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# Can you apply Good Karma to Business?

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The saying “As you sow, so shall you reap,” is considered one of the best-known representations of the concept of “Karma.”

It got me thinking when it comes to work, how far can we caution ourselves about what we are “sowing” into our business (money, work, culture, decisions, conflicts, resolutions, etc.)? More importantly, how will we know if our dealings are in line with constructive evolution (the good side of the scale of karmic balance) or submerging us further into karma’s vicious cycle (the bad side of the scale of karmic balance)?

A rare tale of a leap of good faith

I still remember reading this inspiring news that made me smile with moist eyes. In 2015, Dan Price, the CEO of Gravity Payments, raised the minimum wage of all his employees to \$70,000 a year. Dan had slashed his salary to \$70,000 from \$1.1 million to do so. Dan had once pronounced that he wishes to buy his dream car. To return the favor, 120 employees of Dan’s firm saved their one month’s salary and gifted him his dream car. It was Karma unfolding in its classic style.

Karma – the good, the bad, and the ugly

The notion of karma is comparable to a balance sheet, with the golden principle – debit in, credit out. You earn credit for all your debits. This credit will be good, bad, or ugly, depending on the debit you produce.

When you marry karma and business, you are bounded by the law –

A.   Good karmic debits = Good Credit>input

C.   Ugly karmic debits = Ugly Credit >input

Where karmic debits are your intentions, the input is your action based on intentions, and credit is your output. In any way, your output is greater than the input. Therefore, rule A is what we all must aim.

After having set up several ventures, and mentoring start-up enthusiasts I’ve consolidated the five Sutras of Karmic Management, which I feel can be applied in almost all situations:

1.     The Law of Growth

While starting a new project, venturing out to materialize an idea, or managing a team, hasten the course of inevitable failure and stop doing anything that is not working out. That way, you may fail fast but it will turn out better if you also learn fast, and can help you grow faster. Take a new path that promises to take you to your destination. The great Abraham Lincon lost elections eight times and failed in business twice. But, he quickly moved on by failing fast and recovering faster for success.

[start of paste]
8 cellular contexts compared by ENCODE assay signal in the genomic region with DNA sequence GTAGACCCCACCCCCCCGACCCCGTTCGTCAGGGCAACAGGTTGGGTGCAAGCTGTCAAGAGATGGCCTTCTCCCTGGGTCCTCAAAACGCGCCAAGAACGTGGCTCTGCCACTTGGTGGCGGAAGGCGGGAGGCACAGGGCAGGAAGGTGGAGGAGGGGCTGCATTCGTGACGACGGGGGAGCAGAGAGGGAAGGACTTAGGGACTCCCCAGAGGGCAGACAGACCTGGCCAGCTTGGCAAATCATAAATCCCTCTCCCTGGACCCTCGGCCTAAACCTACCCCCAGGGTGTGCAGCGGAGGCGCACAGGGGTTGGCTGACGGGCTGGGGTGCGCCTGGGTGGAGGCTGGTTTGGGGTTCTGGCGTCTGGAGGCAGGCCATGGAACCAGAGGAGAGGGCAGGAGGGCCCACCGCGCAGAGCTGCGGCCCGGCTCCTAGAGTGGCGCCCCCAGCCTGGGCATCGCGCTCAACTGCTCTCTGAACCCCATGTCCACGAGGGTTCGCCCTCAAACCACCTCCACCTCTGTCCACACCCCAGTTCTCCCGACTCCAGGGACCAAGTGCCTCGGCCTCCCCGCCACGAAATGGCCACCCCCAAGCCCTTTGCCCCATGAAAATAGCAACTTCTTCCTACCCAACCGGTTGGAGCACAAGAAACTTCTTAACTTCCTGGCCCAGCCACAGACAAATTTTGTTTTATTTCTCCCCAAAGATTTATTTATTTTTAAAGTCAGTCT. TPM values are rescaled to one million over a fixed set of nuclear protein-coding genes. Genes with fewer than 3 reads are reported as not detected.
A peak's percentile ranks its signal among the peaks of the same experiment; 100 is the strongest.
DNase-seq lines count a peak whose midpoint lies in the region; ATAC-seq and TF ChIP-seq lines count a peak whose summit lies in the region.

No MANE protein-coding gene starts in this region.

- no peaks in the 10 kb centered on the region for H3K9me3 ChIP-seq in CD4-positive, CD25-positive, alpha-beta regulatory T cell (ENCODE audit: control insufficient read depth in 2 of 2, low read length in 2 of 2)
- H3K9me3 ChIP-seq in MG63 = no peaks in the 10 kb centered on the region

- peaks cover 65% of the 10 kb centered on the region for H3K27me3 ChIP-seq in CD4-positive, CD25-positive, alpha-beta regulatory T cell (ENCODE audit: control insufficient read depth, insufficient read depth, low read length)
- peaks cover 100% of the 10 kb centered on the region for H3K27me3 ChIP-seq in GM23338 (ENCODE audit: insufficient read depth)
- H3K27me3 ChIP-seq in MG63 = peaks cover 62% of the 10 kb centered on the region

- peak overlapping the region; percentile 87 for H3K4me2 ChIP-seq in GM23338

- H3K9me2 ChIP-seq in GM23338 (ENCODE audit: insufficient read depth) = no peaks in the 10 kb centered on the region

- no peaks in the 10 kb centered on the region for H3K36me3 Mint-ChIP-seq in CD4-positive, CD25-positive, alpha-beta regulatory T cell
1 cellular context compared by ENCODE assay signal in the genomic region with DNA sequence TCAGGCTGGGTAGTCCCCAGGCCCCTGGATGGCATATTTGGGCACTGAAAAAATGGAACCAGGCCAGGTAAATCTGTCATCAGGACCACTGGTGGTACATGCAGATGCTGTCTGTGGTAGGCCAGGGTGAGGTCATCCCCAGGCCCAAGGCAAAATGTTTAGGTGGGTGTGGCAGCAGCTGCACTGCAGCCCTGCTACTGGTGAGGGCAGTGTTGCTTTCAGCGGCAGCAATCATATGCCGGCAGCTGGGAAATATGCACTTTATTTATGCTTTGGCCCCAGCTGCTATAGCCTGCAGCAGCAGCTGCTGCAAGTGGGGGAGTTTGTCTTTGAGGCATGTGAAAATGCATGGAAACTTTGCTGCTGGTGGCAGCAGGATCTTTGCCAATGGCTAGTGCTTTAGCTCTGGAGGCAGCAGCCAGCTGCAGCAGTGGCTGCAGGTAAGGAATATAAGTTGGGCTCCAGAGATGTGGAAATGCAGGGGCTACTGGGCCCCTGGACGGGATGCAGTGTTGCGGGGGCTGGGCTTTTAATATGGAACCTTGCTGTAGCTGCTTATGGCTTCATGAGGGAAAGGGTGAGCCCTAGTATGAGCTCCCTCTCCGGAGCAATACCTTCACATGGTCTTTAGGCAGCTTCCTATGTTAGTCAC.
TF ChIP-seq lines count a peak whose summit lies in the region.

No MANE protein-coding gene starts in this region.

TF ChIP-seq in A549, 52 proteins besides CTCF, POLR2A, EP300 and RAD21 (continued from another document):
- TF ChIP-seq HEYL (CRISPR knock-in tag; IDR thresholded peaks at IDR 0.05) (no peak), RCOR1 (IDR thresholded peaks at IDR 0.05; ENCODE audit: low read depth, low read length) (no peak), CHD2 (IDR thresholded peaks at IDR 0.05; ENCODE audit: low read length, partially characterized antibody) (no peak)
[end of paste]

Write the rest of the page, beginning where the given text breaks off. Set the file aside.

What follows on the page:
2.     The Law of Synchronicity

You’re thinking of replacing your car while driving on a highway, and you drive past a billboard, which advertises a good exchange offer on a car. This phenomenon is called synchronicity. The law of synchronicity is looking out for signals or events in the external surroundings that can help us achieve our objectives. You’re attracted to such signals unconsciously; as you’re constantly thinking of your objective, you are linking everything around to it.  Logically, the idea emanates from the bedrock of curiosity that makes one look for the answer in everything around. Therefore, you are more aware of the external world that attracts you to the desired answer quickly, just like the law of attraction.

3.     The Law of Reflection

We reflect our surroundings, and our surroundings mirror us. When we carry positivity within, we also reflect the same in people around us. Resultant – you are appreciative of people’s efforts and become a source of motivation. On the contrary, when you’re always complaining and criticizing, it is a clarion call to look within and reignite the fire of positivity. Take someone like Mahatma Gandhi, who was filled with hope and selflessness. He invariably saw the same in everyone and inspired the whole world to lead the life of righteousness.

4.     The Law of Focus

In the face of problems, if you tend to lose direction, you are giving way to insecurity and rage. Instead, the best way to rise above challenges is by seeing them as opportunities to focus on your goals. Despite hurdles and lawsuits, the great Nicolas Tesla never lost sight and created over 300 patents to his name. It is said that he once worked 84 hours straight.

5.     The Law of Significance and Inspiration

Your good returns are the fruits of your energy and intent. Fair use of intelligence is to have positive intentions and to put your energy into fructifying them. Invest in improving your business conduct. Use the profits to thank, encourage, and improve the lives of those who helped you succeed. Humility is the best form of investment.

The Karmic Philosophy of Business Sustainability

The core objective of any business is sustainability. A good business Karma will ensure a long run for any organization. Let’s decode further. The business Karma consists of four key elements

• Strategy – Implementing decisions that are thought through and would reap long term benefits. For example, mergers and acquisitions or product diversification.
• Transparency – Acting per policies and communicating in all openness, honesty, and goodwill to employees and customers. For example, intimating clients in case of an operational-hiccup.
• Nurturing – Promoting a culture of care and empowering employees to grow in the system. For example, a manager guiding his/her team by sharing expertise and wisdom.
• Objectivity – Acting fair by ensuring pragmatic criteria to arrive at a decision. For example, eliminating personal biases when addressing employee grievances.

When actions comply with these four elements the good business karma is manifested in form of sustainability. On contrary, bad business karma will impact a business’s lifeline.